“What we need to see now is a shift in emphasis of export support for small firms, from marketing and awareness to more technical elements such as finding and working with efficient delivery partners, ensuring labelling is watertight to avoid unnecessary delays and clearer guidelines specifically aimed at smaller businesses from Government. We also need to see the Government operating in a new ‘transparency and assist mode’ so we can make the progress we need to see.”

The way forward

These include: 

  • Produce detailed export country-specific guidance specifically written and aimed at the smallest firms.  The survey, which was conducted amongst firms with between one and 250 employees, found most firms felt the current guidance was not relevant or did not take into consideration smaller scale operators
  • Develop a one-stop-shop that could help smaller businesses simplify complex regulatory issues including tariffs, labelling requirements and export documents all in one place and encouraging best practice which will be different for large and small businesses 
  • Develop a central hub where SMEs can connect and group together to ‘bulk buy’ and reduce shipping costs. Often services are more suited to exporters of scale selling hundreds or thousands of packets a day, but SMEs are often not selling at this level. The business opportunity to serve exporting SMEs selling more modest levels of consignments represents a multi-million pound opportunity but this sector is not currently well served

To find out more, the full report is available to download here.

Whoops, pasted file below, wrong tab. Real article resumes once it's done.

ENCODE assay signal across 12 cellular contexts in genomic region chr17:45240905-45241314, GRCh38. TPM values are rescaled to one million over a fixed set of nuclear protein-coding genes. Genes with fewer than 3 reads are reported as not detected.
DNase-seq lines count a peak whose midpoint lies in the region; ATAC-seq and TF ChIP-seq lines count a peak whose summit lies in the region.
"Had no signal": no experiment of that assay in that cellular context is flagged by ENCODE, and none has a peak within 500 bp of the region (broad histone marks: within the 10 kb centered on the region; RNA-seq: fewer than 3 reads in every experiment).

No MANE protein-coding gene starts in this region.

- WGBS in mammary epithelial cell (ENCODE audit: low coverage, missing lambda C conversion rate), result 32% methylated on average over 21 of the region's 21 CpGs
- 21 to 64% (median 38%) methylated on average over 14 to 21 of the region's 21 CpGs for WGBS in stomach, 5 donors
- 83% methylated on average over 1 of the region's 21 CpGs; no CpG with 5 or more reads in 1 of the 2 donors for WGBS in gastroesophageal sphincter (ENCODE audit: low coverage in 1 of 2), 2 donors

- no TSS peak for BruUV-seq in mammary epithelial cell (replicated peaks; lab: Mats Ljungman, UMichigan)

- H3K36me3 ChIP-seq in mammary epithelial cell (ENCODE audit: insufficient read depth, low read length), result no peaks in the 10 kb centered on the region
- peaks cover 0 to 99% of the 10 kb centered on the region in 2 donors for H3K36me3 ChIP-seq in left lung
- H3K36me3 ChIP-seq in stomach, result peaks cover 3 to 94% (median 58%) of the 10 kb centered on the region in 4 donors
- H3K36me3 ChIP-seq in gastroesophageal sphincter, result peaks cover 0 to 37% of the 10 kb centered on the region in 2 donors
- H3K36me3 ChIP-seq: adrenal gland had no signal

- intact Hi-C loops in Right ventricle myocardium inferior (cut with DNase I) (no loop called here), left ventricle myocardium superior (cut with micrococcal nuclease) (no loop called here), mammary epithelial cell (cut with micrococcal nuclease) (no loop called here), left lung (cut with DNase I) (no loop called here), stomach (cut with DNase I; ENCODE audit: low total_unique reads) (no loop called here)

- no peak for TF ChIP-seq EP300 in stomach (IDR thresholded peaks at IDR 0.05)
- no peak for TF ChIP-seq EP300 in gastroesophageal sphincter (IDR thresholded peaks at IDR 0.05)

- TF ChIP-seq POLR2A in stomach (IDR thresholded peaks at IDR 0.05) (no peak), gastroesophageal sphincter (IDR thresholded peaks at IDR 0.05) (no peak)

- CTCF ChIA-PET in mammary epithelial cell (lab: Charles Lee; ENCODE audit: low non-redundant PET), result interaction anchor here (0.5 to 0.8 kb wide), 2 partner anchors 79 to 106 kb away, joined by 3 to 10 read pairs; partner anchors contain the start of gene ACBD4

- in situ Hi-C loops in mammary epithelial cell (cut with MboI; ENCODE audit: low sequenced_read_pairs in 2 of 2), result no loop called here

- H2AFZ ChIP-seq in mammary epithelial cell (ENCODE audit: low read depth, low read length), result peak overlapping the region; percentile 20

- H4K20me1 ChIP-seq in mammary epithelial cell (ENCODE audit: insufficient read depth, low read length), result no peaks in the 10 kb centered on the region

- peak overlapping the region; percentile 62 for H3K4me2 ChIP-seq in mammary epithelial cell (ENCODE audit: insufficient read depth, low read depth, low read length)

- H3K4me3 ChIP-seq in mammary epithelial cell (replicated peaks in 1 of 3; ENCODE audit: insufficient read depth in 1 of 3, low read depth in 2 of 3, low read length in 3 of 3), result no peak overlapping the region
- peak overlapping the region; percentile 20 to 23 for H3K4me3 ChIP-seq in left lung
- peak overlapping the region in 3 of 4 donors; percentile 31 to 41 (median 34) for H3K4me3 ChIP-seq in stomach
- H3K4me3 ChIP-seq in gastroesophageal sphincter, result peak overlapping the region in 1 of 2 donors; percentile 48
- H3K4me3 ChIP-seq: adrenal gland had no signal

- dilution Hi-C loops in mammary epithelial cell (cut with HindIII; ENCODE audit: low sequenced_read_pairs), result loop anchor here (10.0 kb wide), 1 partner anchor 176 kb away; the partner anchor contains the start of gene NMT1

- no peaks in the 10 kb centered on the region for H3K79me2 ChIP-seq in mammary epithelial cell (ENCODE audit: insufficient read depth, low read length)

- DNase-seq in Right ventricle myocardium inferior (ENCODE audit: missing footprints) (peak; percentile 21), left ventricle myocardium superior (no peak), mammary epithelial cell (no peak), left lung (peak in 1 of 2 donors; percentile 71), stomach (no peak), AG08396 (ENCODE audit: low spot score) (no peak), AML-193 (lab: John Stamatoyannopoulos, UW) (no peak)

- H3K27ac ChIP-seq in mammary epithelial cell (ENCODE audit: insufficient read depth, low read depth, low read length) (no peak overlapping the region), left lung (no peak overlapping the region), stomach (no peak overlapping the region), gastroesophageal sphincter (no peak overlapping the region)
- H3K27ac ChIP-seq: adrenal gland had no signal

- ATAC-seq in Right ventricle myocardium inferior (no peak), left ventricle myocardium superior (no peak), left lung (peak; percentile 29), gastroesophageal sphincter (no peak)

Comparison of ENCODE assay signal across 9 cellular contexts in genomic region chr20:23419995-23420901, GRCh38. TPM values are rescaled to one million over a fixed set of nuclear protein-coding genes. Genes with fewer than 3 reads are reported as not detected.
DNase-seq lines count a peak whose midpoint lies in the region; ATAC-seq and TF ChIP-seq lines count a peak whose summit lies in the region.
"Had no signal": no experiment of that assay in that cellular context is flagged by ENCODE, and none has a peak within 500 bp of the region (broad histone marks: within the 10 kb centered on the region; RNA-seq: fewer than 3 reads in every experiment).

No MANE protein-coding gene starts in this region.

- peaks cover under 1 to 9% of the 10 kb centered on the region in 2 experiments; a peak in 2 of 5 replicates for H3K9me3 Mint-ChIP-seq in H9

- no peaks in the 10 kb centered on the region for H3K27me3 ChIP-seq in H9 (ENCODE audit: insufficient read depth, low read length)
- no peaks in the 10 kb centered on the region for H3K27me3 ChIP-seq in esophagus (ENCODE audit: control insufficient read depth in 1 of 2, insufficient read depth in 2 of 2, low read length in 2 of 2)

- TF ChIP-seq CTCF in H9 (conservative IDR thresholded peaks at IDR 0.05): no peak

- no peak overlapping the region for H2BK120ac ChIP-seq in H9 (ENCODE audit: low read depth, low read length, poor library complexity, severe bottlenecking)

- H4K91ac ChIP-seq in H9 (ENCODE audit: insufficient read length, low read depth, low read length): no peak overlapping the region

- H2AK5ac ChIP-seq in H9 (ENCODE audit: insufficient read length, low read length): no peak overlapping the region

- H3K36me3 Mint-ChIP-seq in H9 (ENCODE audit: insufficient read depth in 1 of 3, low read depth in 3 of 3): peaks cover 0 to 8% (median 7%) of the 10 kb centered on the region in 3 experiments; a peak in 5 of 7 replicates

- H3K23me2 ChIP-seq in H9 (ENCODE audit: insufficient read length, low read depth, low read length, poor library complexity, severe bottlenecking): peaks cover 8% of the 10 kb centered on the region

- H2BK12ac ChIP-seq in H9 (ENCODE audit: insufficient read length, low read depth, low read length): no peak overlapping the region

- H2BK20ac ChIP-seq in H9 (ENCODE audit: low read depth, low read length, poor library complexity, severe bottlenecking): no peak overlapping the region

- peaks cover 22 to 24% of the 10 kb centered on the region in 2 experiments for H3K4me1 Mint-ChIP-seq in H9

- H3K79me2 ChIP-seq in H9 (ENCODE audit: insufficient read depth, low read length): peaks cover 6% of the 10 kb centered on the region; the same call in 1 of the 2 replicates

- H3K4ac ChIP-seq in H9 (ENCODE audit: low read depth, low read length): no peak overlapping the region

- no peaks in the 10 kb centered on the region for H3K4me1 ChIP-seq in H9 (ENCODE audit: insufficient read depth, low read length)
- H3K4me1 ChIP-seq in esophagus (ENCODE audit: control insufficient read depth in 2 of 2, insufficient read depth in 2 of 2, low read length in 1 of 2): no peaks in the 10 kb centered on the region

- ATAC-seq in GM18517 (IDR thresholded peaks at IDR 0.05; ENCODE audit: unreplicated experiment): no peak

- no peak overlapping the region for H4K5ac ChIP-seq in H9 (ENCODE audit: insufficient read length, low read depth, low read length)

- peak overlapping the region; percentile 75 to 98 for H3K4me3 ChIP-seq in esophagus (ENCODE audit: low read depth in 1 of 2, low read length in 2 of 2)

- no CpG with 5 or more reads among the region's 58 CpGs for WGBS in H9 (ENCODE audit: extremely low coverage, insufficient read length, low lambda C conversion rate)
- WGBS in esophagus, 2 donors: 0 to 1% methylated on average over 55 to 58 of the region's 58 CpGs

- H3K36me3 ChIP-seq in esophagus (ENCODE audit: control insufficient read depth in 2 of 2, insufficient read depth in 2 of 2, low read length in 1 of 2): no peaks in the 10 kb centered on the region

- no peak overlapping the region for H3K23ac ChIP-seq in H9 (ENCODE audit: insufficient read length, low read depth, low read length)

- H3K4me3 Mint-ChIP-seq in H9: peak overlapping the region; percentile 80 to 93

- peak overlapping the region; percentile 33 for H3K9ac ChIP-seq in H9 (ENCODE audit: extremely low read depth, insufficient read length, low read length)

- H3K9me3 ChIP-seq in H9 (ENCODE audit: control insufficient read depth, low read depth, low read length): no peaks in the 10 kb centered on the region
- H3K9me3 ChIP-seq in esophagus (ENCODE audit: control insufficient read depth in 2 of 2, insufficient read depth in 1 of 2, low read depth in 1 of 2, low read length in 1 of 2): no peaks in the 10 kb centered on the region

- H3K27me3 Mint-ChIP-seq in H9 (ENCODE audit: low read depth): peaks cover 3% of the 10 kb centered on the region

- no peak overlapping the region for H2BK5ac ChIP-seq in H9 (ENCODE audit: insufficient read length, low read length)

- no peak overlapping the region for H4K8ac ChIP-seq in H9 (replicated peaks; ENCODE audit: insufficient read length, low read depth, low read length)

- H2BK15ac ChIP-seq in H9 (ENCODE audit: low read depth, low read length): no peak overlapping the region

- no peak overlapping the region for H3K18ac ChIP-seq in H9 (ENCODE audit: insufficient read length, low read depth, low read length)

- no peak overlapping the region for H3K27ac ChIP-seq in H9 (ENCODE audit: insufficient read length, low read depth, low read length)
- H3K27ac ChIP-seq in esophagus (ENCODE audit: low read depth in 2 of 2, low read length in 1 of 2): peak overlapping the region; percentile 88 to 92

- ENDS -

Notes to editors 

The report was written by Dan Wilson, a business researcher, market analyst and author of bestselling business including Make Serious Money on EBay.

*The survey was conducted amongst 1,000 businesses members of Enterprise Nation and GS1 UK between June 14 and 30 2021.

About Enterprise Nation 

Enterprise Nation is the UK’s leading small business network and business support provider delivering support to more than 50,000 small businesses every month. Its aim is to help people turn their good ideas into great businesses – through expert advice (including a comprehensive resources library), events, acceleration support and networking. In 2020 it launched two high profile business support initiatives: the Amazon Small Business Accelerator and the Recovery Advice for Business scheme which collectively aim to support thousands of small firms impacted by the pandemic. 

Enterprise Nation’s small business active membership has grown by 36 per cent in 2021. It now has more than 120,000 members and subscribers, ten per cent of which are professional advisers from a range of sectors offering strategic support to small firms. The adviser platform sees hundreds of connections every week with small firms reaching out for expert support. 

Enterprise Nation was founded in 2005 by British entrepreneur Emma Jones CBE, also co-founder of national enterprise campaign StartUp Britain. She is author of best-selling business books including Spare Room Startup, Working 5 to 9, Go Global, Start a Business for £99 and the StartUp Kit, Going for Growth.  She is a frequently called-on and regular media commentator on a range of issues which affect the UK’s growing number of SMEs. In 2018 FTSE 100 entrepreneur and HomeServe founder Richard Harpin invested in Enterprise Nation with the aim of creating a ‘more entrepreneurial Britain’.

About GS1 UK

GS1 UK is one of 115 neutral and independent GS1 organisations operating worldwide.

Whether online, in store or in a hospital, the common language of GS1 standards is helping our community of over 56,000 organisations to uniquely identify, describe and track anything, creating greater trust in data for everyone. Our standards have the power to deliver change now and in the future by driving efficiency in the supply chain, and transparency in the wider society, through initiatives such as patient safety programmes and deposit return schemes.

From product barcodes to patient wristbands, we harness the power of GS1 standards to transform the way people work and live.

www.gs1uk.org